But for the vital plane also it is possible, even as on the physical, to rise to a certain spiritual greatness in its own kind. It is open to the vital man to lift himself beyond the conceptions and energies natural to the desire-soul and the desire-plane. He can develop a higher mentality and, within the conditions of the vital being, concentrate upon some realisation of the Spirit or Self behind or beyond its forms and powers. In this spiritual realisation there would be a less strong necessity of quietism; for there would be a greater possibility of an active effectuation of the bliss and power of the Eternal, mightier and more self-satisfied powers, a richer flowering of the dynamic Infinite. Nevertheless that effectuality could never come anywhere near to a true and integral perfection; for the conditions of the desire-world are, like those of the physical, improper to the development of the complete spiritual life. The vital being too must develop spirit to the detriment of his fullness, activity and force of life in the lower hemisphere of our existence and turn in the end away from the vital formula, away from life either to the Silence or to an ineffable Power beyond him. If he does not withdraw from life, he must remain enchained by life, limited in his self-fulfilment by the downward pull of the desire-world in its own right alone, and its dominant rajasic principle. On the vital plane also a perfect perfection is impossible; the soul that attains only so far would have to return to the physical life for a greater experience, a higher self-development, a more direct ascent to the Spirit.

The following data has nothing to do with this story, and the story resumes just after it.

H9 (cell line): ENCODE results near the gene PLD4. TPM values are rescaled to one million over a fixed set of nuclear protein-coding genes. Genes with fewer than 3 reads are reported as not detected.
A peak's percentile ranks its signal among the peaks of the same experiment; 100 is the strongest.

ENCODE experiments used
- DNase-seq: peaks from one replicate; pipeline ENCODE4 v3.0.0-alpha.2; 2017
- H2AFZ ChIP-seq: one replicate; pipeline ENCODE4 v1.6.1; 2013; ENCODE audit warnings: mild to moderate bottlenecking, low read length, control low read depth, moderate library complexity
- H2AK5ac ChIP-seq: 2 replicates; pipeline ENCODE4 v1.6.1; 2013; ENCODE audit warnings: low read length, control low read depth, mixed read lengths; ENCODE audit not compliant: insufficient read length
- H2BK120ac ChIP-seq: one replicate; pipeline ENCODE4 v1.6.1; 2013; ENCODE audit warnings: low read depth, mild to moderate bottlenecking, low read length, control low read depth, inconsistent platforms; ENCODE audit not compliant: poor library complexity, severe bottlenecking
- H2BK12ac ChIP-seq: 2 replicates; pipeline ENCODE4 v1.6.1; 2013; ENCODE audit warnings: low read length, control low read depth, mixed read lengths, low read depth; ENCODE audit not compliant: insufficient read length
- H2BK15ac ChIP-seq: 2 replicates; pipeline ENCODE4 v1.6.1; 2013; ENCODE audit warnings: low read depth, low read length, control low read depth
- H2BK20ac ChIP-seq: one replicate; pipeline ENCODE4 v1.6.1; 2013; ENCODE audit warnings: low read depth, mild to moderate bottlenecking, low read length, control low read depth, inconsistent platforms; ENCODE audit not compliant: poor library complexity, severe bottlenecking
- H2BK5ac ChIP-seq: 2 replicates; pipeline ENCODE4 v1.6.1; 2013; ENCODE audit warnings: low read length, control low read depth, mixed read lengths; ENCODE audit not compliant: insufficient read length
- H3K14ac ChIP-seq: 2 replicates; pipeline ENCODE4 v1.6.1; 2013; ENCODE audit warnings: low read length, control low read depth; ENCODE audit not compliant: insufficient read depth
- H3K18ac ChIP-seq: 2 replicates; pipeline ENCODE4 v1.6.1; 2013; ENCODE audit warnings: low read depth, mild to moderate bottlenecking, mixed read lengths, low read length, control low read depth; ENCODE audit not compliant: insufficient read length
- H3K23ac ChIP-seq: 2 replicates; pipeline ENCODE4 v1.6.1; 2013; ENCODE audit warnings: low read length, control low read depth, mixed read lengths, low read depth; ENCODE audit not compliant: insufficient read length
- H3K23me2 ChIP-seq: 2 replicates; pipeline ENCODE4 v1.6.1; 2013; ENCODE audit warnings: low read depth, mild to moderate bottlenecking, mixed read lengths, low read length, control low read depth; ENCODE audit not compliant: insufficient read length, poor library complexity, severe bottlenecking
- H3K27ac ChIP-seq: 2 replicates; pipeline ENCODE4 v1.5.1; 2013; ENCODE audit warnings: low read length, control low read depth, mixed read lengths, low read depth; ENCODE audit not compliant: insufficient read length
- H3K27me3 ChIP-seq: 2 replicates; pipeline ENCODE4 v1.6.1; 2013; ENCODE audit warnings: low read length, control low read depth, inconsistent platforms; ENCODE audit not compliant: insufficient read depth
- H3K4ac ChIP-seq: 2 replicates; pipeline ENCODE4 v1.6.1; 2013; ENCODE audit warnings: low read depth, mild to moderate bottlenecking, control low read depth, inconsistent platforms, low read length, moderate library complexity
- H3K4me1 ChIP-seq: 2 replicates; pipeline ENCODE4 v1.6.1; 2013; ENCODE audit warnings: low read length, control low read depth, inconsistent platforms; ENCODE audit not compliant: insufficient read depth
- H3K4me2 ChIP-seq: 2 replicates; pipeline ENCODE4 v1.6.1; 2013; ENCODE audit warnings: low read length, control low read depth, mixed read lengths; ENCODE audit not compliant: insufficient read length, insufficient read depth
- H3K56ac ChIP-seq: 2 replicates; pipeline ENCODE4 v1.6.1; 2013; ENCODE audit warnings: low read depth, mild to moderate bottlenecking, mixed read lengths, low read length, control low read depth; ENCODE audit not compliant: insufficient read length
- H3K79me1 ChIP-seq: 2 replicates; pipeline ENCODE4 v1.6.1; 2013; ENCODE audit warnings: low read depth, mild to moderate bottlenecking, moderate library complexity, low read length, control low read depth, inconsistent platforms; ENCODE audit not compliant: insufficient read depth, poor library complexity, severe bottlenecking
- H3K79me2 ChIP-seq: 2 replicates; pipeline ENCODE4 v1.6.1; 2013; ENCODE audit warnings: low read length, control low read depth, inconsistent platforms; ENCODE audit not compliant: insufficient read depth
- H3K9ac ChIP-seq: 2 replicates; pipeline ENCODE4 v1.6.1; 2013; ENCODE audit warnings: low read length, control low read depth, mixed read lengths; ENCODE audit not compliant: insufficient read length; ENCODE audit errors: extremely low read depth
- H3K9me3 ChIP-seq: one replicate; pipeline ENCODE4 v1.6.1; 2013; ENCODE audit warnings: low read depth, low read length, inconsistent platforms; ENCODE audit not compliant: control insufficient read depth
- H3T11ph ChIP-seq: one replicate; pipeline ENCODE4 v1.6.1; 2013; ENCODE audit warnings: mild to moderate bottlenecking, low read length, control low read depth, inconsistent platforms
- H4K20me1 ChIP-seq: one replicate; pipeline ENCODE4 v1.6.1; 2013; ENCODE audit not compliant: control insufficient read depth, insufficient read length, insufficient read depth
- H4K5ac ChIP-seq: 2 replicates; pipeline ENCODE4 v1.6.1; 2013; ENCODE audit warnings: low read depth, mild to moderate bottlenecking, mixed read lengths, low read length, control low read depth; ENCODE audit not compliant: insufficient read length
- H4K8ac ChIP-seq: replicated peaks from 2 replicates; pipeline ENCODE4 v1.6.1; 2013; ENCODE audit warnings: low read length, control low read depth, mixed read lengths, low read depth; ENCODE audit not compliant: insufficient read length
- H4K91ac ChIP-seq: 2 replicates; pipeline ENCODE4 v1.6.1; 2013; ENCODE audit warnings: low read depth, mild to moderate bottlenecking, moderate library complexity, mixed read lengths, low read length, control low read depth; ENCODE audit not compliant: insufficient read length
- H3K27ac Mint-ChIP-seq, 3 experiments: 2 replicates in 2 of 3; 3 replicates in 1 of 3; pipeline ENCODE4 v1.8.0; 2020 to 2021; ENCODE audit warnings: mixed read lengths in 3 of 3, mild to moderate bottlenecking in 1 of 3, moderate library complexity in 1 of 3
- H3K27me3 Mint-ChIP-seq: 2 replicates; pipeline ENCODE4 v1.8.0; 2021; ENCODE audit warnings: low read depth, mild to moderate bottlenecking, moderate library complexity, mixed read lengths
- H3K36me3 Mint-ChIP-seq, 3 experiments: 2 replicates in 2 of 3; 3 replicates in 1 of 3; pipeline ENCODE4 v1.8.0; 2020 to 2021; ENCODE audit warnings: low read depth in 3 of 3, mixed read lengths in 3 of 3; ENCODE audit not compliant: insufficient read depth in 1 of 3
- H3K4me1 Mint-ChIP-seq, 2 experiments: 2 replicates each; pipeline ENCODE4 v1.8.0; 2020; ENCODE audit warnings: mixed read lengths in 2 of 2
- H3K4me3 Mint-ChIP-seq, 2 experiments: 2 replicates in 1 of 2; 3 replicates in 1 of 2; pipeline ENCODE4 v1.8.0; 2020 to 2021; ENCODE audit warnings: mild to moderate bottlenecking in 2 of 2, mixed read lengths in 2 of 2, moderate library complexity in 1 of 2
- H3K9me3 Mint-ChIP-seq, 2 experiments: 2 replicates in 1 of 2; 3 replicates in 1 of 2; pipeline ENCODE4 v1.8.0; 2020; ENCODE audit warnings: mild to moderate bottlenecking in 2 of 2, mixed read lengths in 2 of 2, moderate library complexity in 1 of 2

Above matter and life stands the principle of mind, nearer to the secret Origin of things. The Spirit poised in mind becomes the mental self of a mental world and dwells there in the reign of its own pure and luminous mental Nature. There it acts in the intense freedom of the cosmic Intelligence supported by the combined workings of a psycho-mental and a higher emotional mind-force, subtilised and enlightened by the clarity and happiness of the sattwic principle proper to the mental existence. In the individual the spirit so poised becomes a mental soul, manomaya purusa, in whose nature the clarity and luminous power of the mind acts in its own right independent of any limitation or oppression by the vital or corporeal instruments; it rather rules and determines entirely the forms of its body and the powers of its life. For mind in its own plane is not limited by life and obstructed by matter as it is here in the earth-process. This mental soul lives in a mental or subtle body which enjoys capacities of knowledge, perception, sympathy and interpenetration with other beings hardly imaginable by us and a free, delicate and extensive mentalised sense-faculty not limited by the grosser conditions of the life nature or the physical nature.